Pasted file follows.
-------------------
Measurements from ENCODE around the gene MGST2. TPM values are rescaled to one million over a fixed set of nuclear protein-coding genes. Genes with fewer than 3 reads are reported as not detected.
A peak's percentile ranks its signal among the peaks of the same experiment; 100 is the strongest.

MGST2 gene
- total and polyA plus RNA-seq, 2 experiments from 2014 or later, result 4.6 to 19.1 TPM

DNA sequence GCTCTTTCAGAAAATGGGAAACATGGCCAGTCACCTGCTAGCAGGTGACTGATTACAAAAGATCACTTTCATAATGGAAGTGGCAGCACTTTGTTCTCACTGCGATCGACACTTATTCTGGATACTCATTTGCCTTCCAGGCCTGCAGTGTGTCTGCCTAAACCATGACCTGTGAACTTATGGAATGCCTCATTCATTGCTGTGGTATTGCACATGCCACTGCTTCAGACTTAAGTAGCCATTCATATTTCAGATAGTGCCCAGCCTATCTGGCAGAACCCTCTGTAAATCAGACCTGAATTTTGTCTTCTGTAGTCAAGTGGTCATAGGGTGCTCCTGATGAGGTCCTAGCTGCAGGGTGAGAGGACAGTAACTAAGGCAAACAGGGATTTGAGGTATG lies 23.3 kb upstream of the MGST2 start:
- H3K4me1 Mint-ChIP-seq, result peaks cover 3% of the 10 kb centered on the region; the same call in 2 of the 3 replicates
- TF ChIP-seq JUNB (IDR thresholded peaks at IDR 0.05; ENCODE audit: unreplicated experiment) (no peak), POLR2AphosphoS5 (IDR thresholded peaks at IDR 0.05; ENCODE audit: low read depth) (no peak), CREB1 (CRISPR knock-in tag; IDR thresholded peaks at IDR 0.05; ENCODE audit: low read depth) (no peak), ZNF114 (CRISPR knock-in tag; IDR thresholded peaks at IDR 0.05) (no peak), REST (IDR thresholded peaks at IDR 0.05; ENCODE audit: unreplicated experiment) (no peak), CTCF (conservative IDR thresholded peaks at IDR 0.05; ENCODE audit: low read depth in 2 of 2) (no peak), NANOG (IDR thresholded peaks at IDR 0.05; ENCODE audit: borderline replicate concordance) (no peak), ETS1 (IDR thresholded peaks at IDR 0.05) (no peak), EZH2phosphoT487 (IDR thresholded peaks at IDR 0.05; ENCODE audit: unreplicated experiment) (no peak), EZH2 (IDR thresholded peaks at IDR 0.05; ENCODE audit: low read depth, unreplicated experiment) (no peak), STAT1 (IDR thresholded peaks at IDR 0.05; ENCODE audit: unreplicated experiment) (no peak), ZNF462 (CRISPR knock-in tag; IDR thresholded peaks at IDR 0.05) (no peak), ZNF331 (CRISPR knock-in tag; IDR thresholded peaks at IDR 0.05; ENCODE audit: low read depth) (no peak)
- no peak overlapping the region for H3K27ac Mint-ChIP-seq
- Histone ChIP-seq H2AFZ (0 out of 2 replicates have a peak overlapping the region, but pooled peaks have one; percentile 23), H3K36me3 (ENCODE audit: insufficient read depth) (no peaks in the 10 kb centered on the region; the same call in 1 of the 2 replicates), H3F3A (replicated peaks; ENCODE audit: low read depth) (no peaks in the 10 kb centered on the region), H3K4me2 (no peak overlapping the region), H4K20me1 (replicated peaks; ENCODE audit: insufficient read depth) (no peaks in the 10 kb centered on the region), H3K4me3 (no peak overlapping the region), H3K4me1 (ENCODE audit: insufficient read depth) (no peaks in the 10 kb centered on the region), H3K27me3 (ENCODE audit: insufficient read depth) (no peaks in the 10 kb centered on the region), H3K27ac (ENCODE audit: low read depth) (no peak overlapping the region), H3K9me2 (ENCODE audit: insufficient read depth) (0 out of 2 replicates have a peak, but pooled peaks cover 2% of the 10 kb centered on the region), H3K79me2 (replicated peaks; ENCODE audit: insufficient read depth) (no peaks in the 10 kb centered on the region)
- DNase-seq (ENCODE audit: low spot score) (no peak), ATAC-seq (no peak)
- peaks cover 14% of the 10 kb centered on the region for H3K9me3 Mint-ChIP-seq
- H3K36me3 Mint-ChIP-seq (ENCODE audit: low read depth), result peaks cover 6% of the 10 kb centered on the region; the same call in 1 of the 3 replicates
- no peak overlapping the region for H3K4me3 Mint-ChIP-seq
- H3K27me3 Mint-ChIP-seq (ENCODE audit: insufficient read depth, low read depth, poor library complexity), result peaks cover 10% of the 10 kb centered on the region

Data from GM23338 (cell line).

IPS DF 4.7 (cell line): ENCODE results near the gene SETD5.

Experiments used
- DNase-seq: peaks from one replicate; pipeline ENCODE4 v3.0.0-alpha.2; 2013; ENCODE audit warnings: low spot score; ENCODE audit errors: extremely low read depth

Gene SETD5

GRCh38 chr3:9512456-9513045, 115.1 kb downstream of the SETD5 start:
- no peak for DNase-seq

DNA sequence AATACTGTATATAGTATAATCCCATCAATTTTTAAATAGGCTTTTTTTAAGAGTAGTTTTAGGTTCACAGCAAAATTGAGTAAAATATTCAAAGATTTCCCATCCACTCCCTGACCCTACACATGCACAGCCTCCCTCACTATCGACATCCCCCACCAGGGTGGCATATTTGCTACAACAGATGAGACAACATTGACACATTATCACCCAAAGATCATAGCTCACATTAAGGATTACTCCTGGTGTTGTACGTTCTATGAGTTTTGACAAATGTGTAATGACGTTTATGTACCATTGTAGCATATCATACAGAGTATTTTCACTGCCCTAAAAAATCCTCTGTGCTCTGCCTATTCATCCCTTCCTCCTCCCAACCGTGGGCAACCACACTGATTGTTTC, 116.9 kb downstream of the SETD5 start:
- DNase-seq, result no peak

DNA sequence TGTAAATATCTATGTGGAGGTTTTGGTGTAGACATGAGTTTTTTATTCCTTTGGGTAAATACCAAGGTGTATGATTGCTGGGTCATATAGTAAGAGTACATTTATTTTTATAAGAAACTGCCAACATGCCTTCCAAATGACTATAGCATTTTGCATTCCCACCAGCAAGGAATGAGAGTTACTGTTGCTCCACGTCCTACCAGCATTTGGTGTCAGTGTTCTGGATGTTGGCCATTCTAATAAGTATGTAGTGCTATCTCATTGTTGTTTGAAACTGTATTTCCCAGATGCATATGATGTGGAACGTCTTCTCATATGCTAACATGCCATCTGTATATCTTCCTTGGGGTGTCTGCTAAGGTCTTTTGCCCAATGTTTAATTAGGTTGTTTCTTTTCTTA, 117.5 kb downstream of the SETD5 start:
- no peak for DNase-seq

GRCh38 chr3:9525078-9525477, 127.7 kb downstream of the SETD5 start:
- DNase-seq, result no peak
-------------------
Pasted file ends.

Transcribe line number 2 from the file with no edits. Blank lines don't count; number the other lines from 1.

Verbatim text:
A peak's percentile ranks its signal among the peaks of the same experiment; 100 is the strongest.